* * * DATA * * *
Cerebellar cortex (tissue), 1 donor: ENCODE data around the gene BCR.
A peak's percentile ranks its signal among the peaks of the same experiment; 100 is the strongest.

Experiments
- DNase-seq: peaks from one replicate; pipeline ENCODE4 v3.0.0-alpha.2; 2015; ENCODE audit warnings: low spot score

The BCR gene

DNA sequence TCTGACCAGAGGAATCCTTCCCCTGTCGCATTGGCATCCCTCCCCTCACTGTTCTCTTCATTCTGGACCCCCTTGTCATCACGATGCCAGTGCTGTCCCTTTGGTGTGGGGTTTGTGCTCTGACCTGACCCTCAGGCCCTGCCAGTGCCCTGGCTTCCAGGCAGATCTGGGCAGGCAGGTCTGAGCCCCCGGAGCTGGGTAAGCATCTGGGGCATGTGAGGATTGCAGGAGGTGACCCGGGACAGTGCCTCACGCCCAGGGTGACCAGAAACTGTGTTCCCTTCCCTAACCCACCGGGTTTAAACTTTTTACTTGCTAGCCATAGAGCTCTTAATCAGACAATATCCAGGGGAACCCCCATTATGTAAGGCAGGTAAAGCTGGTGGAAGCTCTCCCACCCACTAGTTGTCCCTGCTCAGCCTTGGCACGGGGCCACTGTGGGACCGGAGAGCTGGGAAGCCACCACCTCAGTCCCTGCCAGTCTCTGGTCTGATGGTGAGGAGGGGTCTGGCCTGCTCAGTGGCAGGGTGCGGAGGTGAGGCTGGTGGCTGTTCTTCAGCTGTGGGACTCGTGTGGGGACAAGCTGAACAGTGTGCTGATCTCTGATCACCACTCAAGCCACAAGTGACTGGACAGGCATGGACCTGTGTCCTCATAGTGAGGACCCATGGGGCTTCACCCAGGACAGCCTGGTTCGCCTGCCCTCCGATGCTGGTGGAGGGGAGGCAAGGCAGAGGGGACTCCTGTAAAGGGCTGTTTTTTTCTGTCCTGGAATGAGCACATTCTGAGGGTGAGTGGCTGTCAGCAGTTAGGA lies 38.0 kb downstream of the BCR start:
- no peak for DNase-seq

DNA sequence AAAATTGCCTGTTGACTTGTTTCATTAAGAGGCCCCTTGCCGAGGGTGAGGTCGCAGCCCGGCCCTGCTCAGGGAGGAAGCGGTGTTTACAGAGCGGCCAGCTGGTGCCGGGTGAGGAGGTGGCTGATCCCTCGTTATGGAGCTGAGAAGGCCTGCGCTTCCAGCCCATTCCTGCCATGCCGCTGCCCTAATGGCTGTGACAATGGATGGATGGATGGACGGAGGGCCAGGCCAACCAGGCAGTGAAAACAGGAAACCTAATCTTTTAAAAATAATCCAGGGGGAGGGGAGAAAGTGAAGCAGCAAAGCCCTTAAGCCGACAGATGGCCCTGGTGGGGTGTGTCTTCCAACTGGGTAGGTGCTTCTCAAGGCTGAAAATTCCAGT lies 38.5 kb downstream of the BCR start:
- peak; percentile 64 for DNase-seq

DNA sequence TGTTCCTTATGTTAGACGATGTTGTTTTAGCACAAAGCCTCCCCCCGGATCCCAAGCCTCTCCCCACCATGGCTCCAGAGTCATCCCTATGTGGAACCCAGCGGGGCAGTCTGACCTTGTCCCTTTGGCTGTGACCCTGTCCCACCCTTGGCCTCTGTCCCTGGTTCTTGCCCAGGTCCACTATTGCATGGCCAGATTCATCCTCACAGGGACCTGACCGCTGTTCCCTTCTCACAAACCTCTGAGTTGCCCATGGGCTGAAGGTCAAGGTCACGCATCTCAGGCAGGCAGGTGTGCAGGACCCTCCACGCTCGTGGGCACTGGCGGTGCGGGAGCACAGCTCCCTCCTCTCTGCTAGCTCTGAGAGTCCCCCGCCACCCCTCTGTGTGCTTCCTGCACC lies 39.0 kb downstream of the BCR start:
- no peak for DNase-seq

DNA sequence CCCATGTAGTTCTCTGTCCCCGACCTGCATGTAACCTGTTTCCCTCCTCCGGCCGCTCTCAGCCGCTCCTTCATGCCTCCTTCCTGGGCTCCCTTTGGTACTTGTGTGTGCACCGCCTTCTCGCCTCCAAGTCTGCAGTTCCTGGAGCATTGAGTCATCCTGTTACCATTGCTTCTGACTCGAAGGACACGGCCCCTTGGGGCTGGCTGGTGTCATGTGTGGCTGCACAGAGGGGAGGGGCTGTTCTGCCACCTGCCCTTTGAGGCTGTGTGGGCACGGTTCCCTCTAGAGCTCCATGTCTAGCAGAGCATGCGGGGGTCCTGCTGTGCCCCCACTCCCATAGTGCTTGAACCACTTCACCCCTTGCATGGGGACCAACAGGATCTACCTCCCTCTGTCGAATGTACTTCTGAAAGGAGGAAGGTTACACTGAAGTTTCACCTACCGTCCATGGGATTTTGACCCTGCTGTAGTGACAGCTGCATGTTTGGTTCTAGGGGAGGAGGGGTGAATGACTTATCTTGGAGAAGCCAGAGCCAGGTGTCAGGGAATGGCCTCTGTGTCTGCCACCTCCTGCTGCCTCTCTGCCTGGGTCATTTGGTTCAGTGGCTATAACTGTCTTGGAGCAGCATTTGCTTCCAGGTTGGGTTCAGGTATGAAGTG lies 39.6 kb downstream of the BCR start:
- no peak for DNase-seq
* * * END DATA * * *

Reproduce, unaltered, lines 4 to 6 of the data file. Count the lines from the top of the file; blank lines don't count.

- DNase-seq: peaks from one replicate; pipeline ENCODE4 v3.0.0-alpha.2; 2015; ENCODE audit warnings: low spot score

The BCR gene

DNA sequence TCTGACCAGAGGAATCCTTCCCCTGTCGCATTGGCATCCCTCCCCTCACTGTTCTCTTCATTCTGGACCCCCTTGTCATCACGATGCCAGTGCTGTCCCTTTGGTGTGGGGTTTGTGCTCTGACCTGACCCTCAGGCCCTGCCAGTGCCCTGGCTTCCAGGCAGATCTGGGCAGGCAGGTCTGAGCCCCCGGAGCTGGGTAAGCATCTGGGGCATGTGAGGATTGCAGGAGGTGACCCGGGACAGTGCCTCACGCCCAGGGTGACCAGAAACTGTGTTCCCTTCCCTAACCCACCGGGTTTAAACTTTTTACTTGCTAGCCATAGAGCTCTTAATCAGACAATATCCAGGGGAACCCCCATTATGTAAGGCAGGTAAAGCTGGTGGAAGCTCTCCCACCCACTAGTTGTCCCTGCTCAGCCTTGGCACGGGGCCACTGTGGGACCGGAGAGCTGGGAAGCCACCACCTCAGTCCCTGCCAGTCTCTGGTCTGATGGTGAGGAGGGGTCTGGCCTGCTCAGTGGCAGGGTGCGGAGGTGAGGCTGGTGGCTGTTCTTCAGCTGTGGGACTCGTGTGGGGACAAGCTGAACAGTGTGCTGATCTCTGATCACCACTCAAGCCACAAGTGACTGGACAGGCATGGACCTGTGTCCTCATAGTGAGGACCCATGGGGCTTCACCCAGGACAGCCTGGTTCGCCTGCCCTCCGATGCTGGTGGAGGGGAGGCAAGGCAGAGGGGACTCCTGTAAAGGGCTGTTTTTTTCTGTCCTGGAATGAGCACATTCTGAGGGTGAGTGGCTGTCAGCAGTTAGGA lies 38.0 kb downstream of the BCR start: